Lakshadweep-born film-maker Aisha Sultana has been slapped with sedition charges for criticising the Union Territory’s Administrator Praful Khoda Patel in a debate in a Malayalam channel. Sultana has been among the most vocal critics of the recent ‘reforms’ introduced by Patel, which triggered widespread protests in the island.
The filing of sedition charge again drew criticism from political leaders, legal experts and the public. Speaking to The Federal, Senior Congress leader and Thiruvananthapuram MP Shashi Tharoor said the sedition law has been wrongly interpreted to charge Aisha Sultana, and that this is little more than harassment.
Criticism over COVID management
“There were zero cases of COVID in our island, and then the Central government sent Praful Khoda Patel as the new Administrator,” Sultana had said in the TV programme. “He cancelled the SOP (Standard Operating Procedure), which caused the entry of the virus into the island. This is nothing but a ‘biological weapon’ used by the Centre against the people of the island.”
The BJP’s representatives in the TV debate protested against her use of the term ‘biological weapon’ in public. Following a complaint filed by Abdul Khader, the BJP chief in Lakshadweep, the Kavaratti police filed an FIR against Sultana under sections 124 A (sedition) and 153 B (hate speech) of the Indian Penal Code (IPC).
Sultana responded that she would not yield to intimidating tactics and would continue to amplify the voice of the islanders for upholding their human rights. In a Facebook note, she said that those who ‘betray their own people’ will eventually taste defeat, in what is construed as a reference to Khader.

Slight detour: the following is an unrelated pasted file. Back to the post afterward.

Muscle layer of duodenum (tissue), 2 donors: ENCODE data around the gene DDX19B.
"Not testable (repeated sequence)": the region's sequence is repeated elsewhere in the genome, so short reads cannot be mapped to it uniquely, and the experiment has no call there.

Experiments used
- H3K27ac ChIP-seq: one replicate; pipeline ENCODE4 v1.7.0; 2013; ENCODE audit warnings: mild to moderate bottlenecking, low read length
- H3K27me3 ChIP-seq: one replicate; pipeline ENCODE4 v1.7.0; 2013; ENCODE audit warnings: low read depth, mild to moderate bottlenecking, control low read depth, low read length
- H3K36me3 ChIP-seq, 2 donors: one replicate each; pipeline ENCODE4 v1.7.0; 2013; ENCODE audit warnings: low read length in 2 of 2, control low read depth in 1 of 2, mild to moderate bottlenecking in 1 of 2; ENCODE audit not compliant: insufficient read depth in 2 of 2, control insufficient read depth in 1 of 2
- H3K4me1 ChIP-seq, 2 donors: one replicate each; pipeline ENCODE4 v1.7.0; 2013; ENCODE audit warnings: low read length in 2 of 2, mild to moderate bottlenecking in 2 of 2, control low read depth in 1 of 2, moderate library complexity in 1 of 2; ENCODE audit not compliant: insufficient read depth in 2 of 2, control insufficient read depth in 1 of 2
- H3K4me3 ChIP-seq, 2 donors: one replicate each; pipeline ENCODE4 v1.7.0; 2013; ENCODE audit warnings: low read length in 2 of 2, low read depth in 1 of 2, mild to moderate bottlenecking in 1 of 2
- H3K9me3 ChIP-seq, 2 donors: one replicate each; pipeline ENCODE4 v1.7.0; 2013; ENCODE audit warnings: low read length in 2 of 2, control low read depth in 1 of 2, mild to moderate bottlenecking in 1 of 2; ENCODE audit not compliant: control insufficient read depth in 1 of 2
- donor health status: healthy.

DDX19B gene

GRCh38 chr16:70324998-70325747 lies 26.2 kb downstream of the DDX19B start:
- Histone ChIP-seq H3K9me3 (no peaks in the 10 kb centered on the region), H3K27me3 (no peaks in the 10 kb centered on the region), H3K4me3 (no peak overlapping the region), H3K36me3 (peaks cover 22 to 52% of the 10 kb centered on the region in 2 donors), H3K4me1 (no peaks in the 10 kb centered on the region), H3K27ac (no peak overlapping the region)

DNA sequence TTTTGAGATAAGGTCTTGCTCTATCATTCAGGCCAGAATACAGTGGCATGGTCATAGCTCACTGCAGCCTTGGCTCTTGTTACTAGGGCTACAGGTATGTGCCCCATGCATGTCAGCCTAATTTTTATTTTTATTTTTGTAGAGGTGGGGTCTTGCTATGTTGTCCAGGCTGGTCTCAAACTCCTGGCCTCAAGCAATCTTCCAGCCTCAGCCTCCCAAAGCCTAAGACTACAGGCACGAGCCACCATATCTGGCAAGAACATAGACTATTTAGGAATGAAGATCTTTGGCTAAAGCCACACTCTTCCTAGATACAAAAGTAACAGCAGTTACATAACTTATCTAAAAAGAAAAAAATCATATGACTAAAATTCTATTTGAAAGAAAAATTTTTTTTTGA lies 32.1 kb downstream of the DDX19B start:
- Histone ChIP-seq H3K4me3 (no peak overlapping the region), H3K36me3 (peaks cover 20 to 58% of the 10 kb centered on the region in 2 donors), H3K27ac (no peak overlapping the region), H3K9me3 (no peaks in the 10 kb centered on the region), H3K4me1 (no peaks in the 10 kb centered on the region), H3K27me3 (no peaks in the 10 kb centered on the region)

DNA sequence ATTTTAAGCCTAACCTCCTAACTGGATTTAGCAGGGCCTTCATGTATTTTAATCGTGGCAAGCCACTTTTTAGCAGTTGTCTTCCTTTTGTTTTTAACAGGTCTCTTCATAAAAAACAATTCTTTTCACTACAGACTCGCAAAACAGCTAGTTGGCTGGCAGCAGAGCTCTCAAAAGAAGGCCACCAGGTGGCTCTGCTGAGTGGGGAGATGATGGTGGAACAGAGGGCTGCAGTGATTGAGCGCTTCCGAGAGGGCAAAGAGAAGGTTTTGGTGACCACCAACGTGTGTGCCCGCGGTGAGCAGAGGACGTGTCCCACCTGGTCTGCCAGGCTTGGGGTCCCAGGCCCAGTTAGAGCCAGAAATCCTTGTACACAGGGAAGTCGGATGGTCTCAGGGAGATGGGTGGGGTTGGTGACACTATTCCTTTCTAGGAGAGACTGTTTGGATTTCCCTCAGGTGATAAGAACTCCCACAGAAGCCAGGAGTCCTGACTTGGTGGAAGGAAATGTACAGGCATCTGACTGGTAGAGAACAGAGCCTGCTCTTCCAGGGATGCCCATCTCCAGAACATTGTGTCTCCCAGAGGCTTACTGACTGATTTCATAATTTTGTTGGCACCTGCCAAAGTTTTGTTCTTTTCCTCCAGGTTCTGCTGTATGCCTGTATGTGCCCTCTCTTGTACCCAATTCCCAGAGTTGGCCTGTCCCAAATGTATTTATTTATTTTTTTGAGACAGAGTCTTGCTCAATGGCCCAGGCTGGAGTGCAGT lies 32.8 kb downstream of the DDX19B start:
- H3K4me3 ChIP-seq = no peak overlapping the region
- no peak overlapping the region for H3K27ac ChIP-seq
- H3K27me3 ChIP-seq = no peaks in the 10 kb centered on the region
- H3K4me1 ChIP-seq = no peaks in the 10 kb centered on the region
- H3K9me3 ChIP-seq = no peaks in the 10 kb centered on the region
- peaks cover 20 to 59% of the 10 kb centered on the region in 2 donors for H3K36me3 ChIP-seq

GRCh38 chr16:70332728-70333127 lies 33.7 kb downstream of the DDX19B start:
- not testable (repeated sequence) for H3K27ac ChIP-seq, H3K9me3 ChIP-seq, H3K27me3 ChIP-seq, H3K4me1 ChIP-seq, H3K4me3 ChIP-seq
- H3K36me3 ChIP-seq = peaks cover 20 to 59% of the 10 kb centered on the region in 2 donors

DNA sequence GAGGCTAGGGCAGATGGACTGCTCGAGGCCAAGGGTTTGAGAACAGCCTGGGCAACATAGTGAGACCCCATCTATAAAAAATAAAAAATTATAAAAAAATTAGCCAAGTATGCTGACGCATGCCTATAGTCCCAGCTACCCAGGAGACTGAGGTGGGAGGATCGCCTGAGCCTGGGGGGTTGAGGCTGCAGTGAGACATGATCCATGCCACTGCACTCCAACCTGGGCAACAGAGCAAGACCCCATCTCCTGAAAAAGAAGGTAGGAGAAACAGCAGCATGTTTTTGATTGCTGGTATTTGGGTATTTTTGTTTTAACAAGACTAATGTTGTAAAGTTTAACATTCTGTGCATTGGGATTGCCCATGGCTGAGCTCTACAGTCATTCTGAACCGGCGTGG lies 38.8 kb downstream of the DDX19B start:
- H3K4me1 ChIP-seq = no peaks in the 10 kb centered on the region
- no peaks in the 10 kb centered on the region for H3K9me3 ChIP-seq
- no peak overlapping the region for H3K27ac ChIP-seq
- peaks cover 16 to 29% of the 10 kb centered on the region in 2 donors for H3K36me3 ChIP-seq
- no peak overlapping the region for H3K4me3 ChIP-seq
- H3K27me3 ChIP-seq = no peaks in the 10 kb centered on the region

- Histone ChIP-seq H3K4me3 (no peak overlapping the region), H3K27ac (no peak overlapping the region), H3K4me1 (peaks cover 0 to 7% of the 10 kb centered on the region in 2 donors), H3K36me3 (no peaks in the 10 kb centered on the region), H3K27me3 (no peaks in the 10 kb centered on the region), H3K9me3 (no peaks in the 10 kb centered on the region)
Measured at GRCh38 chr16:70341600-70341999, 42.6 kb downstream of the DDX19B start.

Saying that her voice will only be louder henceforth, she asked the people of Lakshadweep not to fear those who try to scare them.
Interestingly, Sultana was slapped with sedition charges just days after the Supreme Court made critical remarks against imposing sedition laws arbitrarily. In a recent Judgment quashing an FIR for sedition against journalist Vinod Dua, the apex court had held that “a citizen has a right to say or write whatever he likes about the government, or its measures, by way of criticism or comment, so long as he does not incite people to violence against the government established by law or with the intention of creating public disorder”.
Misinterpretation of law: Tharoor
Tharoor told The Federal the sedition law had been misinterpreted. “I have long argued that in our democracy, any criticism of the government that does not involve incitement to violence is not seditious — a principle the Supreme Court has repeatedly upheld and that various state police forces have more repeatedly ignored,” he said.
“I even introduced a Private Member’s Bill in Parliament in 2014-15 to ‘read down’ the sedition law so as to make this interpretation clear,” he added. “The case will fail in the courts but she (Sultana) will be made to suffer till then. It is a total abuse of the process of law and unworthy of our democracy.”
Sultana, meanwhile, has received support both from the LDF and the UDF in Kerala. On social media, too, there was robust support for the film-maker, with hashtags cropping up criticising the application of sedition law.
“The Supreme Court of India has repeatedly made it clear that criticising the Prime Minister or the government is not seditious. Slapping sedition charges on Aisha Sultana is equal to dishonouring and challenging the Supreme Court. This is nothing but an expression of the BJP’s fear of dissenting voices. We all stand with her and will fight for her,” said Elamaram Kareem, CPI(M) leader and Rajya Sabha MP from Kerala.